Class Information

The course will provide an introduction to the special theory of relativity and quantum mechanics, with emphasis of their applications to atomic, molecular and solid state physics. The course is calculus based and writing intensive; it relies heavily on problem solving and technical writing.

Textbook: Modern Physics by Kenneth Krane

2: Special Relativity

Galilean Transforms

  • Galilean Relativity: Also known as classical relativity. Describes how two inertial (non accelerating) reference frames see the same event (turns out to not work in all cases).
  • Transforms: Allows you to convert from one coordinate frame to another
  • Suppose we have two coordinate frames, $O$ and $O'$ and two different observers in each of those frames. Let $O'$ be moving away from $O$ at a velocity of $u$.

$$ x’ = x - ut$$
$$ y’ = y$$
$$ z’ = z$$
One of the postulates in Galilean Relativity, is that time is the same for all observers
$$ t’ = t$$

Visual depiction of where the $x'$ equation comes from:
Diagram of two frames

Taking the derivatives with respect to time yields (note ' does not denote derivative in this case):
$$ v_x’ = v_x - u $$
$$ v_y’ = v_y$$
$$ v_z’ = v_z$$

$$ a_x’ = a_x $$
$$ a_y’ = a_y$$
$$ a_z’ = a_z$$

  • Note Newton’s Laws hold in these reference frames, since acceleration are measured to be the same (as long as $u=constant$)
  • Note $x, y, z$ correspond to the position of any object according to $O$, and $v_x’, v_y’, v_z'$ correspond to the velocities of an object from the perspective of $O'$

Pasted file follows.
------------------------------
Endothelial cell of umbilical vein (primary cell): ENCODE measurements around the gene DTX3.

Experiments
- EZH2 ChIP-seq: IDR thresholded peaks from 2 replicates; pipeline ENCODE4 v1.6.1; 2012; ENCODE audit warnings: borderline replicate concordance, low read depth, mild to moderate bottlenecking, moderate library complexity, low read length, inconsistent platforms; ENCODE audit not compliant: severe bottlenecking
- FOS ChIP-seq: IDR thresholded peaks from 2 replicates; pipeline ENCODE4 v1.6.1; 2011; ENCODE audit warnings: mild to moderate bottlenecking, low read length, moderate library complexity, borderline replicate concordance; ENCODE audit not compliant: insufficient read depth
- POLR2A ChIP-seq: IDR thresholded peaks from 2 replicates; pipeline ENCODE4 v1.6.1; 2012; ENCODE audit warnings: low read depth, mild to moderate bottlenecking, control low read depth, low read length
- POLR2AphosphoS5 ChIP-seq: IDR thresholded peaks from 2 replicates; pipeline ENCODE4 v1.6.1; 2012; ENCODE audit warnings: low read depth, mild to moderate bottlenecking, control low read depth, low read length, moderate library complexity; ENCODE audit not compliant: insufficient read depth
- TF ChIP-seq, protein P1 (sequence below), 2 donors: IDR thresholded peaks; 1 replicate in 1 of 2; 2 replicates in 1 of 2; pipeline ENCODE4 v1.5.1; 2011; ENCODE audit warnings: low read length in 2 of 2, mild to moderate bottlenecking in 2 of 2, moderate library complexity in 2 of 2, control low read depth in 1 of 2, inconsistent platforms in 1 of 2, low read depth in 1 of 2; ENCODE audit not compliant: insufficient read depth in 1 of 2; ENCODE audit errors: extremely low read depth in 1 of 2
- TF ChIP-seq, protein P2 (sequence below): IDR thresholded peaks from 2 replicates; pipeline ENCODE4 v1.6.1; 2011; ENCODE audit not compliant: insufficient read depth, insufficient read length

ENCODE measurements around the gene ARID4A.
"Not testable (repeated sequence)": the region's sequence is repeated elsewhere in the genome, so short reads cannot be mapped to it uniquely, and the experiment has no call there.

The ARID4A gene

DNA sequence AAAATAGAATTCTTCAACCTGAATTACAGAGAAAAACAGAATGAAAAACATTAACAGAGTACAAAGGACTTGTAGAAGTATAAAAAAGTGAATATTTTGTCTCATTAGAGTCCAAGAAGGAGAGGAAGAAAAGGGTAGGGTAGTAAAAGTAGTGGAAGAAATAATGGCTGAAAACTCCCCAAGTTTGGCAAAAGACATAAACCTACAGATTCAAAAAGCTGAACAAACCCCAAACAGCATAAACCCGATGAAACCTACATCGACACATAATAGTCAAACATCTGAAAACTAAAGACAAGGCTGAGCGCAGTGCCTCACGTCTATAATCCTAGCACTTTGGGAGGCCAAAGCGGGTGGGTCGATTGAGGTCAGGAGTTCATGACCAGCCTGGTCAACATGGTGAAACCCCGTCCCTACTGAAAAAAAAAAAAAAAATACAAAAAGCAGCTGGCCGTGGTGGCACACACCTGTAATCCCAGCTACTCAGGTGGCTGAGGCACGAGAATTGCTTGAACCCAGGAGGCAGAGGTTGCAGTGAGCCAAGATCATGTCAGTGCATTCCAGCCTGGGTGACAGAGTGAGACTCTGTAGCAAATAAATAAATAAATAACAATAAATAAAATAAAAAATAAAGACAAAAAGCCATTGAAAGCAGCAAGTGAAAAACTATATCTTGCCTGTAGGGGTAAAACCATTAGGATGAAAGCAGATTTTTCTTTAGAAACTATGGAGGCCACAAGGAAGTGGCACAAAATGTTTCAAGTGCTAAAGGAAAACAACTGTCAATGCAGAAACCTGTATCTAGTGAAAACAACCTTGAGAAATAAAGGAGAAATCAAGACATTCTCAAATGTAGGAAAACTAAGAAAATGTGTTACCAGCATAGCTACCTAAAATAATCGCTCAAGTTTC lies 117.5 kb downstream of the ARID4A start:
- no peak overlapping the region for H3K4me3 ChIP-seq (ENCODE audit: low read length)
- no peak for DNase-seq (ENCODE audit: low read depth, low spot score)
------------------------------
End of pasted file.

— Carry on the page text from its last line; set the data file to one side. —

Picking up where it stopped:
Example 2.3

Suppose a swimmer always swims with velocity $c$ relative to the water and the water relative to the river bank travels at $u$. Suppose $c > u$. Observer $O$ is on the river bank, while the $O'$ observer is traveling along the water at the same speed as $u$

Upstream and Downstream Case

Upstream and Downstream diagram


  • Note that $v_x’ = -c$ (according to observer $O'$, the swimmer moves to the left)
    $$ v_x’ = v_x - u $$
    $$ v_x = u - c$$
  • Since $c > u$, note that $|v_x| = c - u$
  • The total time to go Upstream a length $L$, is
    $$ t = \frac{L}{|v_x|} = \frac{L}{c-u} $$
  • Note that we use $v_x$ instead of $v_x'$, since using $v_x'$ would means some the distance traveled is actually due to the observer moving, $O'$ and not solely due to the swimmer, so the calculated time would be less than expected, and the swimmer would not actually have moved a distance $L$ according to the observer $O$ on the river bank


  • Note that $v_x’ = c$ (according to observer $O'$, the swimmer moves to the left)
    $$ v_x’ = v_x - u $$
    $$ v_x = u + c$$
    $$ t = \frac{L}{|v_x|} = \frac{L}{c+u} $$

Calculating Time to go Upstream and then Downstream

  • Just add time from upstream and downstream
    $$ t = \frac{L}{c-u} + \frac{L}{c+u} = \frac{2L}{c} \frac{1}{1-u^2/c^2}$$

Cross-stream Case

We want the swimmer to swim directly across the river bank in a straight line, perpendicular from the river bank, according to observer $O$